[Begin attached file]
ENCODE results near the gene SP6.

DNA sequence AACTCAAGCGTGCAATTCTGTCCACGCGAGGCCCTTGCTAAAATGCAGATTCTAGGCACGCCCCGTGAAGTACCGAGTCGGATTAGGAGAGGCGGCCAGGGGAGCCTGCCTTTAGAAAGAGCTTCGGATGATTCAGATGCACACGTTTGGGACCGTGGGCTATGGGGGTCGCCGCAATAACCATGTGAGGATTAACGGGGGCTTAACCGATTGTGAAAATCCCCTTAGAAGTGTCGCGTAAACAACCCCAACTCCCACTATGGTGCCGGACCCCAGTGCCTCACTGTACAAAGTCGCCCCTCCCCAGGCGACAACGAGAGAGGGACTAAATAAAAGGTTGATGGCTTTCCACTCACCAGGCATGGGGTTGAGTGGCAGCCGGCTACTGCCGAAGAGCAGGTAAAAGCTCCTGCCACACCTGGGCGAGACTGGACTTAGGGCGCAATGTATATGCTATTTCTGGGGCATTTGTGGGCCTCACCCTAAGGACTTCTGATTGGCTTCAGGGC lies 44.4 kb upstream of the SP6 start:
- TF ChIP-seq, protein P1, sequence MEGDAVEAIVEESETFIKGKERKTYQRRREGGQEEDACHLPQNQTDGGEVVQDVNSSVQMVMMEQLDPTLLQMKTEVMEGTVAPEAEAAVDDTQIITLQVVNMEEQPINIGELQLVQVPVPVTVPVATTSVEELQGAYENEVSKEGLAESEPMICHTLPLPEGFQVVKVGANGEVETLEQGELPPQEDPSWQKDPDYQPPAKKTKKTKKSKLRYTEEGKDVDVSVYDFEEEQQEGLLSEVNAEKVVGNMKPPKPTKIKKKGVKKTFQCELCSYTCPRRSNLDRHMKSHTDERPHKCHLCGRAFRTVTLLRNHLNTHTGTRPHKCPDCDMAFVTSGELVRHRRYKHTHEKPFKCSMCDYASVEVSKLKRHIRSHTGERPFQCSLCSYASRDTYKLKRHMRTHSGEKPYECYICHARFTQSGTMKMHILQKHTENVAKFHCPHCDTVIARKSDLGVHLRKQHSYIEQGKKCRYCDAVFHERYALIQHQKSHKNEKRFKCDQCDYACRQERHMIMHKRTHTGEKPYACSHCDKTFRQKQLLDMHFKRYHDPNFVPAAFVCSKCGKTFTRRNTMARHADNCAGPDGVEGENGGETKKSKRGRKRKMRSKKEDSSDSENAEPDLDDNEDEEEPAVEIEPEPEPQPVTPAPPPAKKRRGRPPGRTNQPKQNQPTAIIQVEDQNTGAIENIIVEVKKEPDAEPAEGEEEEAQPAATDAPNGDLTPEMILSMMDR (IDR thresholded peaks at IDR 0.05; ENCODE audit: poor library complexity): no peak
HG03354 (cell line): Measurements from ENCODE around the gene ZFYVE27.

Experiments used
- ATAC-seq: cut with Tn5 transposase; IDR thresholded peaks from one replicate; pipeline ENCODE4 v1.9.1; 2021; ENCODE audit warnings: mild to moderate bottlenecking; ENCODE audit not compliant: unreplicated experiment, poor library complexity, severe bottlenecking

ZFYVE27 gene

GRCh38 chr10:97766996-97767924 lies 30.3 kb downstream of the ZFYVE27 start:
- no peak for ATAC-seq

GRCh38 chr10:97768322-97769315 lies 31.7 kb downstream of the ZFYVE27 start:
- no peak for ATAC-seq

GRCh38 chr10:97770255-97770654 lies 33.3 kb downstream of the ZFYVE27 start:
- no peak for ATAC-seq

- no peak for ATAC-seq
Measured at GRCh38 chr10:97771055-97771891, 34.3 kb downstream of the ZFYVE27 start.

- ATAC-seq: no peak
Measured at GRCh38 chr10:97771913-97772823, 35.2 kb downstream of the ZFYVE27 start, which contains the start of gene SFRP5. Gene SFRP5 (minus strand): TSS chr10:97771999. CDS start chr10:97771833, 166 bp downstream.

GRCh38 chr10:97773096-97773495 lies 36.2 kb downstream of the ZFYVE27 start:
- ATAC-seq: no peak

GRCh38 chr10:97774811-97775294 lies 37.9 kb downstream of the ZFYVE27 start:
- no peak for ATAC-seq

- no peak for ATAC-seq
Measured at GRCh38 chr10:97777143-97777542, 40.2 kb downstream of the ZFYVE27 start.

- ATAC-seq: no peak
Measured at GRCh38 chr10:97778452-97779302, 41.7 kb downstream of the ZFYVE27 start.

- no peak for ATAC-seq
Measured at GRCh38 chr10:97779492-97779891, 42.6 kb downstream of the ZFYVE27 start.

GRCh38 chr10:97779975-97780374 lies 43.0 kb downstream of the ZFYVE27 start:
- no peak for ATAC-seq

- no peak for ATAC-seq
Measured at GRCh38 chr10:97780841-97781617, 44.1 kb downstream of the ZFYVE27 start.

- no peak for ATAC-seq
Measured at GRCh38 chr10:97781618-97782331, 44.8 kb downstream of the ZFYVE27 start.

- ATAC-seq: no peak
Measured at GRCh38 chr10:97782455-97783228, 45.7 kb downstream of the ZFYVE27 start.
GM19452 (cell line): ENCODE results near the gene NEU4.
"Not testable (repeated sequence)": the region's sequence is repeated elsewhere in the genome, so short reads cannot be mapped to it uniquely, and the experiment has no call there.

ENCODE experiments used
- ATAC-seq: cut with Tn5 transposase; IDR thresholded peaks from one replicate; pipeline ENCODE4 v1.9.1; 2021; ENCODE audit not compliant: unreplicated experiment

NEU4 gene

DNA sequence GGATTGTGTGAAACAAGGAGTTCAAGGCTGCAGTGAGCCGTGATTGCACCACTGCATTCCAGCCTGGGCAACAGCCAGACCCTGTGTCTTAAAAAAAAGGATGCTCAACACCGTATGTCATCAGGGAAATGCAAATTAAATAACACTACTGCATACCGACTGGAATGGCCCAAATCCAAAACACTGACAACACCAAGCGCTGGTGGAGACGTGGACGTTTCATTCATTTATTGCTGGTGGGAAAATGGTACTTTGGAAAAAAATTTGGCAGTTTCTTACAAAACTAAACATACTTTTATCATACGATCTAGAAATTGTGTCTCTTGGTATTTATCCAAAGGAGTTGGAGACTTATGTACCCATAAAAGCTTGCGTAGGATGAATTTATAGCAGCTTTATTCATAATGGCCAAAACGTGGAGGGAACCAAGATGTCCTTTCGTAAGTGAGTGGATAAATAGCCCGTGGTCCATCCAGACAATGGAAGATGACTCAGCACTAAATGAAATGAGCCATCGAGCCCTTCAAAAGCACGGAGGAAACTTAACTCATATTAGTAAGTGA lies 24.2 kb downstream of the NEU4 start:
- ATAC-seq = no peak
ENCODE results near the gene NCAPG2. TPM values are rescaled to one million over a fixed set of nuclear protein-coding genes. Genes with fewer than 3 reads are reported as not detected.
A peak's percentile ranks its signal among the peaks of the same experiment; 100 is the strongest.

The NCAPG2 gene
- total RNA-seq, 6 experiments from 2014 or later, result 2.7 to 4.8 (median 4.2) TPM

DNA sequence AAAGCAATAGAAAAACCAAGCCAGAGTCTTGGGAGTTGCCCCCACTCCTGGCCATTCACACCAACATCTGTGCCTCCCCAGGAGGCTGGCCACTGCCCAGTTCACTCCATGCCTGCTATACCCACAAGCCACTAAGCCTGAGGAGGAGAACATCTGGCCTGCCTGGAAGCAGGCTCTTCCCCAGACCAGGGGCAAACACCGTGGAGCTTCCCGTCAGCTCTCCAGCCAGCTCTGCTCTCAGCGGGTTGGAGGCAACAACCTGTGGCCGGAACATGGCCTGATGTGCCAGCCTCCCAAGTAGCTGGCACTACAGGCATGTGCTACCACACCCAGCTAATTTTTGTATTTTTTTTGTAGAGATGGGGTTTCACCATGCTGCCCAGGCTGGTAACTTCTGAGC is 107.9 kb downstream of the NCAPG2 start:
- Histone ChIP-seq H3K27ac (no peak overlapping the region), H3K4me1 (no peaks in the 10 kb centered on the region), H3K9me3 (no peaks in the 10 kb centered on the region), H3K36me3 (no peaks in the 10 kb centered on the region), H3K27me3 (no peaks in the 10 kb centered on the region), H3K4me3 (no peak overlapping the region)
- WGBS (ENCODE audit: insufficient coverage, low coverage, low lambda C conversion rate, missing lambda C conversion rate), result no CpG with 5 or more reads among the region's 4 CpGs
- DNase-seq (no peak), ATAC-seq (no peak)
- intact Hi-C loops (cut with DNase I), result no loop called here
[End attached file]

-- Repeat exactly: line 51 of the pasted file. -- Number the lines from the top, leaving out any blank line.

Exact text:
- intact Hi-C loops (cut with DNase I), result no loop called here